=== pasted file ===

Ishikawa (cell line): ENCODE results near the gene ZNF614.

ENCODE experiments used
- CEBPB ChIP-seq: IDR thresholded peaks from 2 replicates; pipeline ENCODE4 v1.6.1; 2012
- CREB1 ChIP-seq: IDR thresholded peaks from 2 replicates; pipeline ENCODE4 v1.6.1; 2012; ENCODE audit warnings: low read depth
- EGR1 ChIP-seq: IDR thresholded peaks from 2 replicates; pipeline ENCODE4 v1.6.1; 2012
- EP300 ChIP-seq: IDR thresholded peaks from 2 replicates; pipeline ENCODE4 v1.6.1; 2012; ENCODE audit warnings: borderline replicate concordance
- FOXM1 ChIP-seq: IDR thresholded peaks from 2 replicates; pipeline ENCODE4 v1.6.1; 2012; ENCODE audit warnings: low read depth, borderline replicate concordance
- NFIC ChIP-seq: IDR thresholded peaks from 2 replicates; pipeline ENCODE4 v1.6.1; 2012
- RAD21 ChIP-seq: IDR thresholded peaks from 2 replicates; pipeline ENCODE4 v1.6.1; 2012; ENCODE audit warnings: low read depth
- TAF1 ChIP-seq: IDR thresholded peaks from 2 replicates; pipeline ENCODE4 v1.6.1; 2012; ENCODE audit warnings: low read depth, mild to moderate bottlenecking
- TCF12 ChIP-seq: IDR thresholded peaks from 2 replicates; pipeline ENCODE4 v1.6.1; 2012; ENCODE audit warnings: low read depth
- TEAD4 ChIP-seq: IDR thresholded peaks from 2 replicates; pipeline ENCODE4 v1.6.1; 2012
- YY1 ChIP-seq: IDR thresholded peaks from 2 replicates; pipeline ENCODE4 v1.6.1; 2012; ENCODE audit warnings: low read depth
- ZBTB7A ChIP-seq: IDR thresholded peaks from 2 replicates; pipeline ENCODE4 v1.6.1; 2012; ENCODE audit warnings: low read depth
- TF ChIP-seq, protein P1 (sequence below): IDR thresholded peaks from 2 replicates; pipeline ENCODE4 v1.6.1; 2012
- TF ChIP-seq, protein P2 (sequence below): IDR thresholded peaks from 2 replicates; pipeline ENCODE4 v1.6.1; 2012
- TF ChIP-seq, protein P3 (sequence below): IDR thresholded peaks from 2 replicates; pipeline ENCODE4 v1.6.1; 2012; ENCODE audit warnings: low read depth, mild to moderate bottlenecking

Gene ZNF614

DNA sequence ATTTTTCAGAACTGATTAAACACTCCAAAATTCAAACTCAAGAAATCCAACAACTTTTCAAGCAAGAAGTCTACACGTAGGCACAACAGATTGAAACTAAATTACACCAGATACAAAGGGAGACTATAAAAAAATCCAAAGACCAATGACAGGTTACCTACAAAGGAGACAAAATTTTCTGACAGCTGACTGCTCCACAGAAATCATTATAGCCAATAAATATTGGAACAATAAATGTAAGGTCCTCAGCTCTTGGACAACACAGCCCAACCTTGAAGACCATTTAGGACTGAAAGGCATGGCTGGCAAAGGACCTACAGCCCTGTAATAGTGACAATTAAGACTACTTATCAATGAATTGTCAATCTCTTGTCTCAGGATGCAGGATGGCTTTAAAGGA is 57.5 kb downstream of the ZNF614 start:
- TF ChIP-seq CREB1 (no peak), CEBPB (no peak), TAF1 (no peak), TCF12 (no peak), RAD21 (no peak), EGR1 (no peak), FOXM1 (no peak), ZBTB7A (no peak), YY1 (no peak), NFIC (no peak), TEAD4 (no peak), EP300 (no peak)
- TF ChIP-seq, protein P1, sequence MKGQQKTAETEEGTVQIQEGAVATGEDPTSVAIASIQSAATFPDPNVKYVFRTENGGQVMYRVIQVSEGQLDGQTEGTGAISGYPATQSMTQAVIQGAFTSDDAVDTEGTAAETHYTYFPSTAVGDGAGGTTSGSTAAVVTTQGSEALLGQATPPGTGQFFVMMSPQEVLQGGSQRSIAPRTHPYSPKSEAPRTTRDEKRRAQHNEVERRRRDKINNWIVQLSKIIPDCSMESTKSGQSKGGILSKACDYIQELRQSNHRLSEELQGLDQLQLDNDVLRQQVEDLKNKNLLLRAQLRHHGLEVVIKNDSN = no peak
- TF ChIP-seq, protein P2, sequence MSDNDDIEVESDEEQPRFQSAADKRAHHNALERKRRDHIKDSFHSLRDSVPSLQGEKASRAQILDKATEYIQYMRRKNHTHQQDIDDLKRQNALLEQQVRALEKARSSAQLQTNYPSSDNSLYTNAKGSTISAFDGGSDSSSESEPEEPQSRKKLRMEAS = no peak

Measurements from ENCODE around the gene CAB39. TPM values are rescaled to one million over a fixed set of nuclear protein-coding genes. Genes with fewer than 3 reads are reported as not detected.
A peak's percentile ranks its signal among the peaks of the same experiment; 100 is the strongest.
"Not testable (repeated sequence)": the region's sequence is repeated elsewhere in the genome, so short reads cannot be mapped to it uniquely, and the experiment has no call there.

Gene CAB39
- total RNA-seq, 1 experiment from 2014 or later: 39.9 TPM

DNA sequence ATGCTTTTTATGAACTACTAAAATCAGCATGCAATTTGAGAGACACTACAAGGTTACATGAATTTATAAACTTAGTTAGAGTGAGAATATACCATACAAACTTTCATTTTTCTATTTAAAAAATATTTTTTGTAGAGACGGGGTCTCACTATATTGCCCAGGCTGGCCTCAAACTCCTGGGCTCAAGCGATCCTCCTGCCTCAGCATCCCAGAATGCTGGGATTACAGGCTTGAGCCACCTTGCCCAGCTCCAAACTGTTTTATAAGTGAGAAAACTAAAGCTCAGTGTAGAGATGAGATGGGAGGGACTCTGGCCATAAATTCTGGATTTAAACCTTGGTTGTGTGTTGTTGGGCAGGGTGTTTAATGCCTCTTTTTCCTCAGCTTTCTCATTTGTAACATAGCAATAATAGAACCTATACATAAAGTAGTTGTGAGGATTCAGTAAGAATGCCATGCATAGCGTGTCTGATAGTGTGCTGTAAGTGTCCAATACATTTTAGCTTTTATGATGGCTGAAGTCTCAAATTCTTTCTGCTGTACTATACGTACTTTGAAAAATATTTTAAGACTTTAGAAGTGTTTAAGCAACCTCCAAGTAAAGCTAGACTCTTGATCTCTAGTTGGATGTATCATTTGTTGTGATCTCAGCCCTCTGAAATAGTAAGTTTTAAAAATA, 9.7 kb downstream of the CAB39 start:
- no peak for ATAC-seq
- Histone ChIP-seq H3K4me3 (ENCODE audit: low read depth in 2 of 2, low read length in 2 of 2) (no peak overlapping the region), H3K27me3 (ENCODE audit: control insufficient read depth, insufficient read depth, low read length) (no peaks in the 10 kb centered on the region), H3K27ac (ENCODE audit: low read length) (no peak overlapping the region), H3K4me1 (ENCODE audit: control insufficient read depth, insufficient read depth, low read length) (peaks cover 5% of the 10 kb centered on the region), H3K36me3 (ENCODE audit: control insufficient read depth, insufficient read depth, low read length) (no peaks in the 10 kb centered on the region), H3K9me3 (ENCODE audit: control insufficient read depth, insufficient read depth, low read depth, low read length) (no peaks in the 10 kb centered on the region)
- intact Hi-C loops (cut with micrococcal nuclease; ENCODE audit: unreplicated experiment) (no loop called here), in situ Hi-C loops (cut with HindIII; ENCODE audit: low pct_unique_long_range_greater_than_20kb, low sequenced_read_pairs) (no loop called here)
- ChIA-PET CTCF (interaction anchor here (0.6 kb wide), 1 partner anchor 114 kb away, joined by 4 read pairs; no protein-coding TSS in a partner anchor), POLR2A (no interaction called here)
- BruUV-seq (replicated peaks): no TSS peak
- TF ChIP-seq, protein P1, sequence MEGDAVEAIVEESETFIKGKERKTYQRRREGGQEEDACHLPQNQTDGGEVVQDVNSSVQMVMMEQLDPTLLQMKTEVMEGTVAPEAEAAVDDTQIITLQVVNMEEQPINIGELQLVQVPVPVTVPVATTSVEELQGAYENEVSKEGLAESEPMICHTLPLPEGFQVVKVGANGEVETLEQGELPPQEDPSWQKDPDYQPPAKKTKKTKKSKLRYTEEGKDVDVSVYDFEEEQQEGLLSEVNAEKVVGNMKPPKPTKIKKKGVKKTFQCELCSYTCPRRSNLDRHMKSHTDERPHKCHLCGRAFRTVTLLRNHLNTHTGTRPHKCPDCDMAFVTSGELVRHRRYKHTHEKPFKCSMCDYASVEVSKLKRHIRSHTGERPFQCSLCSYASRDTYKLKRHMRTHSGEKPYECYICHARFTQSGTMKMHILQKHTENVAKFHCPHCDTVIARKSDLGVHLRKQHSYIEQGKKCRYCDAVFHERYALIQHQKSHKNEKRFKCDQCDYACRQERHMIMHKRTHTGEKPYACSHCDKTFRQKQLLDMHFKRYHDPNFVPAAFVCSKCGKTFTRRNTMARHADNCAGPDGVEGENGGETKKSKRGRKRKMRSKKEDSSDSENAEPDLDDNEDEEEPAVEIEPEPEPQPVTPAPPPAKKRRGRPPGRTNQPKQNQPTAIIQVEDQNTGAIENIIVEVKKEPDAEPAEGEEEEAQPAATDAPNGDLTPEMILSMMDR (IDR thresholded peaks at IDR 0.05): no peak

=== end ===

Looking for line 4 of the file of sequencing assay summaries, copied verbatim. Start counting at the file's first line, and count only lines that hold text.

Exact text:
- CREB1 ChIP-seq: IDR thresholded peaks from 2 replicates; pipeline ENCODE4 v1.6.1; 2012; ENCODE audit warnings: low read depth